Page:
On The Stage, actress Madeleine Worrall tells about Sally Cookson's management of royalties.
Speaking at the conference, actor Madeleine Worrall said: “There is now more performer-created or inspired material in theatre and on screen. The line between creative team and performer seems, in many cases, to get more blurred.
“My introduction to this was in my work with director Sally Cookson, devising and performing Jane Eyre and Peter Pan.
“Sally offers her performers, and in most cases her stage managers, a royalties deal because she is honest enough to recognise that her companies help create both actual content in terms of text, but also their creative input through improvisation, devising and discussion contributes in real terms to the productions she makes.”
Worrall said each cast member made upwards of £3,000 in royalties, which made her question why this arrangement does not happen more often in theatre. (Giverny Masso)
The Yorkshire Post recommends Yorkshire as 'the best place to enjoy retirement' - its history and culture - including the Brontë Parsonage Museum - are among the many reasons. My Jane Eyre Library features an edition of Jane Eyre which travelled to Menorca in the 1980s. Brontë Babe Blog shows the Brontë side of Haworth's 1940s weekend.
On PBS tonight, May 22, The Great American Read:
The Great American Read is an eight-part series that explores and celebrates the power of reading, told through the prism of America’s 100 best-loved novels (as chosen in a national survey).  It investigates how and why writers create their fictional worlds, how we as readers are affected by these stories, and what these 100 different books have to say about our diverse nation and our shared human experience.
The television series features entertaining and informative documentary segments, with compelling testimonials from celebrities, authors, notable Americans and book lovers across the country. It is comprised of a two-hour launch episode in which the list of 100 books is revealed, five one-hour theme episodes that examine concepts common to groups of books on the list, and a finale, in which the results are announced of a nationwide vote to choose America’s best-loved book.
The series is the centerpiece of an ambitious multi-platform digital, educational and community outreach campaign, designed to get the country reading and passionately talking about books.
Jane Eyre and Wuthering Heights are on the list.

Tallahassee Democrat informs of local readings of the selected novels in The Midtown Reader, 1123 Thomasville Road:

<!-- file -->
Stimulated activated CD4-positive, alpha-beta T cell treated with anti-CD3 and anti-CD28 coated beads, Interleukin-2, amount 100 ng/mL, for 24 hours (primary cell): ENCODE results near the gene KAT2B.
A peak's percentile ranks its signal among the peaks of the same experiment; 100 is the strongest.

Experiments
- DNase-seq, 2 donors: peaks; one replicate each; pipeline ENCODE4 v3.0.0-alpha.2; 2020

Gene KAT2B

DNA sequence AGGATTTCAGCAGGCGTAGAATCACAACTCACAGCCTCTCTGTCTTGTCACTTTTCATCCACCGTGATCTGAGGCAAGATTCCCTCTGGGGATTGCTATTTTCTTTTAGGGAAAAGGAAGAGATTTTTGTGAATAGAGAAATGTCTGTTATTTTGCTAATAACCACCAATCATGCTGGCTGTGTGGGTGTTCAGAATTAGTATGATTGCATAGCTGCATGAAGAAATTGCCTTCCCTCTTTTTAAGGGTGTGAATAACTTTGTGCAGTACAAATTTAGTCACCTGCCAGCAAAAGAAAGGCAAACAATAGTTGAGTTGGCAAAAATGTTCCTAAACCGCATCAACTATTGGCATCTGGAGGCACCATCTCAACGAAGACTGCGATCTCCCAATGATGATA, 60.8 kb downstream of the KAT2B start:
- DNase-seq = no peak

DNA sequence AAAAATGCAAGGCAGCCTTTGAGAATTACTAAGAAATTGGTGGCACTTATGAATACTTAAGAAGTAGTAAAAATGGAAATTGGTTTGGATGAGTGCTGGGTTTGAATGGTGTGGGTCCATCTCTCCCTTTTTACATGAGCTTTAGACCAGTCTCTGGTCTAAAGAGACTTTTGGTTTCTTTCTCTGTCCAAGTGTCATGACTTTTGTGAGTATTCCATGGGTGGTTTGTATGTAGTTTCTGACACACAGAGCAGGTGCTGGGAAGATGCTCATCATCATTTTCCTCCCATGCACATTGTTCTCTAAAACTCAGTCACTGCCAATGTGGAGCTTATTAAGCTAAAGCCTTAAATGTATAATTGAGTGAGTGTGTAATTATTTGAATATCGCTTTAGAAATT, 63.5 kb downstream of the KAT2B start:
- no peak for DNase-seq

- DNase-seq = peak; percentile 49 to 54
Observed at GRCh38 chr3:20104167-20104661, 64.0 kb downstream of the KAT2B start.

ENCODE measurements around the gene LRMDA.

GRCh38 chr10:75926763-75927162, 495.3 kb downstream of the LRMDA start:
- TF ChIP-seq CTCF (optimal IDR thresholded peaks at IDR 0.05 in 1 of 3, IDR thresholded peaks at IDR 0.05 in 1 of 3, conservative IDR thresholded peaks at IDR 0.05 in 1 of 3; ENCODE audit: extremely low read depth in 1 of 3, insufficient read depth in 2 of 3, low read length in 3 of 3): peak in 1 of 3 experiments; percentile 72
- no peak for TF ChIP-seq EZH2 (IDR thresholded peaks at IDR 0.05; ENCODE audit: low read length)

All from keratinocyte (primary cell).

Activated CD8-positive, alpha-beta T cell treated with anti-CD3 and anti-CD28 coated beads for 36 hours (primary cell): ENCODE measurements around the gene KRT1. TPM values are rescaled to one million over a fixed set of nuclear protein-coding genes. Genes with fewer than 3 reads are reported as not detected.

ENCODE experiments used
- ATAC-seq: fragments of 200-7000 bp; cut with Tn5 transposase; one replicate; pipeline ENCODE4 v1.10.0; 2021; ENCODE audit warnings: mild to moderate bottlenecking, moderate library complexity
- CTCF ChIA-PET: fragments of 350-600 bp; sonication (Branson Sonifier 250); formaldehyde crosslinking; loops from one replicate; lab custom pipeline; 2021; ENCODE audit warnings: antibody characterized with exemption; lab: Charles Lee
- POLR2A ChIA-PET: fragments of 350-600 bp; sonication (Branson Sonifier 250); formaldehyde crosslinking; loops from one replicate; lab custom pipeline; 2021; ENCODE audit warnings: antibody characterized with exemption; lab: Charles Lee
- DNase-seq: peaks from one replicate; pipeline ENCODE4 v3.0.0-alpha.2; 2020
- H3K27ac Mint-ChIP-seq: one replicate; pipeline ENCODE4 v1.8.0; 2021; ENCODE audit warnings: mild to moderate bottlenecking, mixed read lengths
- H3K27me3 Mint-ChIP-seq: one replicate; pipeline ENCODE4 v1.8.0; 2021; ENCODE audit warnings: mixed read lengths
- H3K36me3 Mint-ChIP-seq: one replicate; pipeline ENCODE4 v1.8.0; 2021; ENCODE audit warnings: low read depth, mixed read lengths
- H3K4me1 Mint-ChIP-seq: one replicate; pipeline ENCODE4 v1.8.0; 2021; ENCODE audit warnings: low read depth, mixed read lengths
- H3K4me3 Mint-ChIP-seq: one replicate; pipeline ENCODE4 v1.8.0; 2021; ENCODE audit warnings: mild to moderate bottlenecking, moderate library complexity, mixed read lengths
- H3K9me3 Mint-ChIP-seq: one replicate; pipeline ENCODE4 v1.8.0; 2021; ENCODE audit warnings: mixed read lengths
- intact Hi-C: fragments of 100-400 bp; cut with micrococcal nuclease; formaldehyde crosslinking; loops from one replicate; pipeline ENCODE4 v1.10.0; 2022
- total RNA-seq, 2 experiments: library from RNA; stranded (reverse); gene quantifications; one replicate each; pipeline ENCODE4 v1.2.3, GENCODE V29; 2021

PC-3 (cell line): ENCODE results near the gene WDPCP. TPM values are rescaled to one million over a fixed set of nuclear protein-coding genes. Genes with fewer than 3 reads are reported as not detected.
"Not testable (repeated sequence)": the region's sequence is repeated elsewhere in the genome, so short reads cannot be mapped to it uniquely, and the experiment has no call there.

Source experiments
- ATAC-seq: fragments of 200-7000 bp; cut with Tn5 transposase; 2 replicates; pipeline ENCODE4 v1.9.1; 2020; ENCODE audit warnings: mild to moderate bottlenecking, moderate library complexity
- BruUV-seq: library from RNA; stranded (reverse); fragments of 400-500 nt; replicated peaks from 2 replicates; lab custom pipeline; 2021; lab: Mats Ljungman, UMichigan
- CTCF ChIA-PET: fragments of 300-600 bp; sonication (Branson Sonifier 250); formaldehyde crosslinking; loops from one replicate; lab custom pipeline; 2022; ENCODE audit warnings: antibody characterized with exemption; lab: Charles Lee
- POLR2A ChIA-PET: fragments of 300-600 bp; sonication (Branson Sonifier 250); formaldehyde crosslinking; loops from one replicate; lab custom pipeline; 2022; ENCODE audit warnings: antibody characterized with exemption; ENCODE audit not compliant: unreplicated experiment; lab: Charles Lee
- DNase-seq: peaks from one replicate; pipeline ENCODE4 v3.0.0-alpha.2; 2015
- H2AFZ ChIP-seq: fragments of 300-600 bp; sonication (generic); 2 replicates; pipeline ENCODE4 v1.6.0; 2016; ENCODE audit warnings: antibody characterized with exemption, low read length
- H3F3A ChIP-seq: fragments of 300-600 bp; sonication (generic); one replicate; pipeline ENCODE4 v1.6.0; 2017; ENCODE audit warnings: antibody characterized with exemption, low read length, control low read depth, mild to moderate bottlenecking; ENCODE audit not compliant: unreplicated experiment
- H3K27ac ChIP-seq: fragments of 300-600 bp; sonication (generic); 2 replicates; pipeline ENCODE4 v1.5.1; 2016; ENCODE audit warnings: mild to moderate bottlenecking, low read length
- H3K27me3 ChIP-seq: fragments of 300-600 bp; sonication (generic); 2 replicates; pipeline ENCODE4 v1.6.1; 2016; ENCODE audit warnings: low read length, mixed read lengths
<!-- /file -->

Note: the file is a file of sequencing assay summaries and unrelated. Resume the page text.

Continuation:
Faith Harkey, Author, Sneak Thief – Jane Eyre by Charlotte Brontë – 4 p.m
Meg Baldwin, Executive Director, Refuge House – Jane Eyre by Charlotte Brontë – 5 p.m.

Monday, May 21, 2018

In The Times Literary Supplement, Kathryn Hughes reviews Helen MacEwan's Through Belgian Eyes.
Charlotte Brontë famously loathed Brussels and the Bruxellois. Her letters home during the two years she studied and worked at a girls’ boarding school in the early 1840s comprise a long charge sheet of crimes against her hosts. The girls to whom she teaches English are cow-like in their stupidity and peasant-like in their bearing. Their unthinking adherence to Roman Catholicism makes them sly and hypocritical, if not downright dishonest. The adults, especially the women, aren’t much better.
None of these private feelings would have come to light, of course, had not Brontë transferred many of them into her first and last novels, The Professor and Villette, respectively. (Read more)
The Guardian features film director Jane Campion.
Campion’s taste for wild passion in the wilderness was partly inculcated by the Brontës when she was growing up in Wellington, New Zealand, the daughter of theatrical parents. “I always loved Emily Brontë’s imagination. I feel like she saved my life, in the sense of giving me powerful female stories. To have that model for how a woman and an artist could be was very involving to me.”
Speaking of Wuthering Heights, Campion noted Catherine’s strength. “She was not pliant. She was firm of mind and conviction.” For the director, Heathcliff “was a dark metaphor for sexual drive, and Emily had a sexual drive, obviously, and she rode it like a horse.” Campion roars with laughter. “My psyche understood that at a time when it wasn’t being much explored in literature and film.” (Kate Muir)